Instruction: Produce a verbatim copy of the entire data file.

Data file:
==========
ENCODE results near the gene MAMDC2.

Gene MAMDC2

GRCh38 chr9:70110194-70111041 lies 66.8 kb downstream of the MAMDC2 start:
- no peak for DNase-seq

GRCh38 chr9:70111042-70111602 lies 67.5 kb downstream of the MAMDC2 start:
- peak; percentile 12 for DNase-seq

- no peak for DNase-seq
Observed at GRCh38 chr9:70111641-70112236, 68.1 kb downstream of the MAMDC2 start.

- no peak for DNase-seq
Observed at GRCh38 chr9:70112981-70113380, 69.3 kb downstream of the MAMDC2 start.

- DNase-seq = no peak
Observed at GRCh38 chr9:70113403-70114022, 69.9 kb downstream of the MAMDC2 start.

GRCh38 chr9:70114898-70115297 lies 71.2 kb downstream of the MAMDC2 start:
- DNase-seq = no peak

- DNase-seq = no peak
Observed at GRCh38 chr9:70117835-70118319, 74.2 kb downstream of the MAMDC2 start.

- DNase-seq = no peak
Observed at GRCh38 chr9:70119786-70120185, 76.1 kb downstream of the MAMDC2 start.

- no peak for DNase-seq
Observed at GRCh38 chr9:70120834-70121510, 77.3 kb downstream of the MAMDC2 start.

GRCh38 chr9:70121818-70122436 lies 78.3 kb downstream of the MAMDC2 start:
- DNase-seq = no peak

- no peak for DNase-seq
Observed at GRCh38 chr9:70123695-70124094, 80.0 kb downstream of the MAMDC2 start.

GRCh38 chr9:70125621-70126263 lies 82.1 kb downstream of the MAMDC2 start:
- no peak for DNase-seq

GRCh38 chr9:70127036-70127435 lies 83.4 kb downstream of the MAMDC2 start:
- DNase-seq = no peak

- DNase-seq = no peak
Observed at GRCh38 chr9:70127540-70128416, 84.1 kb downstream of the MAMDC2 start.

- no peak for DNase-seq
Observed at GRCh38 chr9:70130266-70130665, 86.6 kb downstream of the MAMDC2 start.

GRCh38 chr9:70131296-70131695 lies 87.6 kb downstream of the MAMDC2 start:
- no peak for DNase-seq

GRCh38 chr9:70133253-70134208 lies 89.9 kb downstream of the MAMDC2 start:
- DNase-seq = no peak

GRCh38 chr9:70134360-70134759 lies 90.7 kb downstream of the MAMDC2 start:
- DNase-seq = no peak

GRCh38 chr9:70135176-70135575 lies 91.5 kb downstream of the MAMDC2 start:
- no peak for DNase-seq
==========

ENCODE results near the gene MAMDC2.

Gene MAMDC2

GRCh38 chr9:70110194-70111041 lies 66.8 kb downstream of the MAMDC2 start:
- no peak for DNase-seq

GRCh38 chr9:70111042-70111602 lies 67.5 kb downstream of the MAMDC2 start:
- peak; percentile 12 for DNase-seq

- no peak for DNase-seq
Observed at GRCh38 chr9:70111641-70112236, 68.1 kb downstream of the MAMDC2 start.

- no peak for DNase-seq
Observed at GRCh38 chr9:70112981-70113380, 69.3 kb downstream of the MAMDC2 start.

- DNase-seq = no peak
Observed at GRCh38 chr9:70113403-70114022, 69.9 kb downstream of the MAMDC2 start.

GRCh38 chr9:70114898-70115297 lies 71.2 kb downstream of the MAMDC2 start:
- DNase-seq = no peak

- DNase-seq = no peak
Observed at GRCh38 chr9:70117835-70118319, 74.2 kb downstream of the MAMDC2 start.

- DNase-seq = no peak
Observed at GRCh38 chr9:70119786-70120185, 76.1 kb downstream of the MAMDC2 start.

- no peak for DNase-seq
Observed at GRCh38 chr9:70120834-70121510, 77.3 kb downstream of the MAMDC2 start.

GRCh38 chr9:70121818-70122436 lies 78.3 kb downstream of the MAMDC2 start:
- DNase-seq = no peak

- no peak for DNase-seq
Observed at GRCh38 chr9:70123695-70124094, 80.0 kb downstream of the MAMDC2 start.

GRCh38 chr9:70125621-70126263 lies 82.1 kb downstream of the MAMDC2 start:
- no peak for DNase-seq

GRCh38 chr9:70127036-70127435 lies 83.4 kb downstream of the MAMDC2 start:
- DNase-seq = no peak

- DNase-seq = no peak
Observed at GRCh38 chr9:70127540-70128416, 84.1 kb downstream of the MAMDC2 start.

- no peak for DNase-seq
Observed at GRCh38 chr9:70130266-70130665, 86.6 kb downstream of the MAMDC2 start.

GRCh38 chr9:70131296-70131695 lies 87.6 kb downstream of the MAMDC2 start:
- no peak for DNase-seq

GRCh38 chr9:70133253-70134208 lies 89.9 kb downstream of the MAMDC2 start:
- DNase-seq = no peak

GRCh38 chr9:70134360-70134759 lies 90.7 kb downstream of the MAMDC2 start:
- DNase-seq = no peak

GRCh38 chr9:70135176-70135575 lies 91.5 kb downstream of the MAMDC2 start:
- no peak for DNase-seq